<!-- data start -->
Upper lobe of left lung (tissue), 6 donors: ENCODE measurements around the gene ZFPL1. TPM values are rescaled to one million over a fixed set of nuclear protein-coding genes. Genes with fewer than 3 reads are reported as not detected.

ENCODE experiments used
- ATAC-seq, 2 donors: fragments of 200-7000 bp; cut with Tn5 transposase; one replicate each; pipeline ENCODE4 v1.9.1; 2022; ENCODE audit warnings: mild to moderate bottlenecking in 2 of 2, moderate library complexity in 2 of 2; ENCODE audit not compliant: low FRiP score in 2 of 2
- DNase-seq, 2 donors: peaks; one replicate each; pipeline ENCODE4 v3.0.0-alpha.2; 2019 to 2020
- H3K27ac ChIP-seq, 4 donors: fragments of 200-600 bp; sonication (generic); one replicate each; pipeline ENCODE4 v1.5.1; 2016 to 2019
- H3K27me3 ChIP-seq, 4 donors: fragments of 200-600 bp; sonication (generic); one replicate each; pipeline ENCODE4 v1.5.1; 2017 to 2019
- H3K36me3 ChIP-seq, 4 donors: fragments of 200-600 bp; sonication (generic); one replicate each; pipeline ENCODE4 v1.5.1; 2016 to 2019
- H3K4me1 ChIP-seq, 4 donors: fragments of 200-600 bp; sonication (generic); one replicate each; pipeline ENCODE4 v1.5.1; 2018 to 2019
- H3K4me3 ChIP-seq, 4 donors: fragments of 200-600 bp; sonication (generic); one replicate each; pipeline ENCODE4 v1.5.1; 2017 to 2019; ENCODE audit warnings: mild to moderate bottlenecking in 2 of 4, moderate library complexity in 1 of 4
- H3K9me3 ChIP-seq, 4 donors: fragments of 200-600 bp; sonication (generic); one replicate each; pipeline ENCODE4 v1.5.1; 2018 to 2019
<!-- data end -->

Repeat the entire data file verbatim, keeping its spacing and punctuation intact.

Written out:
Upper lobe of left lung (tissue), 6 donors: ENCODE measurements around the gene ZFPL1. TPM values are rescaled to one million over a fixed set of nuclear protein-coding genes. Genes with fewer than 3 reads are reported as not detected.

ENCODE experiments used
- ATAC-seq, 2 donors: fragments of 200-7000 bp; cut with Tn5 transposase; one replicate each; pipeline ENCODE4 v1.9.1; 2022; ENCODE audit warnings: mild to moderate bottlenecking in 2 of 2, moderate library complexity in 2 of 2; ENCODE audit not compliant: low FRiP score in 2 of 2
- DNase-seq, 2 donors: peaks; one replicate each; pipeline ENCODE4 v3.0.0-alpha.2; 2019 to 2020
- H3K27ac ChIP-seq, 4 donors: fragments of 200-600 bp; sonication (generic); one replicate each; pipeline ENCODE4 v1.5.1; 2016 to 2019
- H3K27me3 ChIP-seq, 4 donors: fragments of 200-600 bp; sonication (generic); one replicate each; pipeline ENCODE4 v1.5.1; 2017 to 2019
- H3K36me3 ChIP-seq, 4 donors: fragments of 200-600 bp; sonication (generic); one replicate each; pipeline ENCODE4 v1.5.1; 2016 to 2019
- H3K4me1 ChIP-seq, 4 donors: fragments of 200-600 bp; sonication (generic); one replicate each; pipeline ENCODE4 v1.5.1; 2018 to 2019
- H3K4me3 ChIP-seq, 4 donors: fragments of 200-600 bp; sonication (generic); one replicate each; pipeline ENCODE4 v1.5.1; 2017 to 2019; ENCODE audit warnings: mild to moderate bottlenecking in 2 of 4, moderate library complexity in 1 of 4
- H3K9me3 ChIP-seq, 4 donors: fragments of 200-600 bp; sonication (generic); one replicate each; pipeline ENCODE4 v1.5.1; 2018 to 2019